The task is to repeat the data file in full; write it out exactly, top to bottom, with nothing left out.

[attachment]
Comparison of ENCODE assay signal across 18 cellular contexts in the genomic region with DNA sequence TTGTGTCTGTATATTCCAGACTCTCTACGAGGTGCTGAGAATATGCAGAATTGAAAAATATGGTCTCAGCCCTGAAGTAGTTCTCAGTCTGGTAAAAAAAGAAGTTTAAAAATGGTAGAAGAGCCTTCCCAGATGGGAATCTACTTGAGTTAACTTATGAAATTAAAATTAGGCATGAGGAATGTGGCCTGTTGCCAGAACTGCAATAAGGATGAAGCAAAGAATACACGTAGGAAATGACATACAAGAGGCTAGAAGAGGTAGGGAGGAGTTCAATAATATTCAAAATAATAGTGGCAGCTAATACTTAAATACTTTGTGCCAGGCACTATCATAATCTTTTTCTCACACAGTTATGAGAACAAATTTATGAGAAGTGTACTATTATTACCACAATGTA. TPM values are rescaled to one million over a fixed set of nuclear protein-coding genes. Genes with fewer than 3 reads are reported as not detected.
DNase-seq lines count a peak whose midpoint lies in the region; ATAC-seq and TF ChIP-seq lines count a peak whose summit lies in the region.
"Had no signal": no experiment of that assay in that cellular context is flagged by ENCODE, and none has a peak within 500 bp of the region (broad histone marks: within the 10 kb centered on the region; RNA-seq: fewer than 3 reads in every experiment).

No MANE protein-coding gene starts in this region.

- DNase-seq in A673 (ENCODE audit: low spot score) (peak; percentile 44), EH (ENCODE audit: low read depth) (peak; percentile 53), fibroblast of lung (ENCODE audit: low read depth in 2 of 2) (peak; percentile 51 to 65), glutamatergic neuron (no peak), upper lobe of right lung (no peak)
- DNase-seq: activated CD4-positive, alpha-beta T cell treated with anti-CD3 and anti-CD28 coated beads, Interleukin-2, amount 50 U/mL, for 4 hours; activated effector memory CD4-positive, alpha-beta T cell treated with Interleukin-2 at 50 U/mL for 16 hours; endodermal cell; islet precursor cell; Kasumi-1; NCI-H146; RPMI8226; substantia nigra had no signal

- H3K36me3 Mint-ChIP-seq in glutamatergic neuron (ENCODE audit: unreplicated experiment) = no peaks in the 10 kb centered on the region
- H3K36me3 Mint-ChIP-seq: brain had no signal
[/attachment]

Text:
Comparison of ENCODE assay signal across 18 cellular contexts in the genomic region with DNA sequence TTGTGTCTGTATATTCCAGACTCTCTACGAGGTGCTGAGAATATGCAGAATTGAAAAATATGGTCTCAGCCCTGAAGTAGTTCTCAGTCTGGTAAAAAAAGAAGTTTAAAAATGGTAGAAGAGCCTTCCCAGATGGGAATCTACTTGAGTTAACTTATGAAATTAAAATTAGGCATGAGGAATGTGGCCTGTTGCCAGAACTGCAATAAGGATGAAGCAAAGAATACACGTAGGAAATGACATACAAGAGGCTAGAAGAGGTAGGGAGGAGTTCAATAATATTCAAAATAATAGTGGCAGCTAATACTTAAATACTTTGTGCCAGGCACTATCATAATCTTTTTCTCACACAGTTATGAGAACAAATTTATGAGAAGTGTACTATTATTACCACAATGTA. TPM values are rescaled to one million over a fixed set of nuclear protein-coding genes. Genes with fewer than 3 reads are reported as not detected.
DNase-seq lines count a peak whose midpoint lies in the region; ATAC-seq and TF ChIP-seq lines count a peak whose summit lies in the region.
"Had no signal": no experiment of that assay in that cellular context is flagged by ENCODE, and none has a peak within 500 bp of the region (broad histone marks: within the 10 kb centered on the region; RNA-seq: fewer than 3 reads in every experiment).

No MANE protein-coding gene starts in this region.

- DNase-seq in A673 (ENCODE audit: low spot score) (peak; percentile 44), EH (ENCODE audit: low read depth) (peak; percentile 53), fibroblast of lung (ENCODE audit: low read depth in 2 of 2) (peak; percentile 51 to 65), glutamatergic neuron (no peak), upper lobe of right lung (no peak)
- DNase-seq: activated CD4-positive, alpha-beta T cell treated with anti-CD3 and anti-CD28 coated beads, Interleukin-2, amount 50 U/mL, for 4 hours; activated effector memory CD4-positive, alpha-beta T cell treated with Interleukin-2 at 50 U/mL for 16 hours; endodermal cell; islet precursor cell; Kasumi-1; NCI-H146; RPMI8226; substantia nigra had no signal

- H3K36me3 Mint-ChIP-seq in glutamatergic neuron (ENCODE audit: unreplicated experiment) = no peaks in the 10 kb centered on the region
- H3K36me3 Mint-ChIP-seq: brain had no signal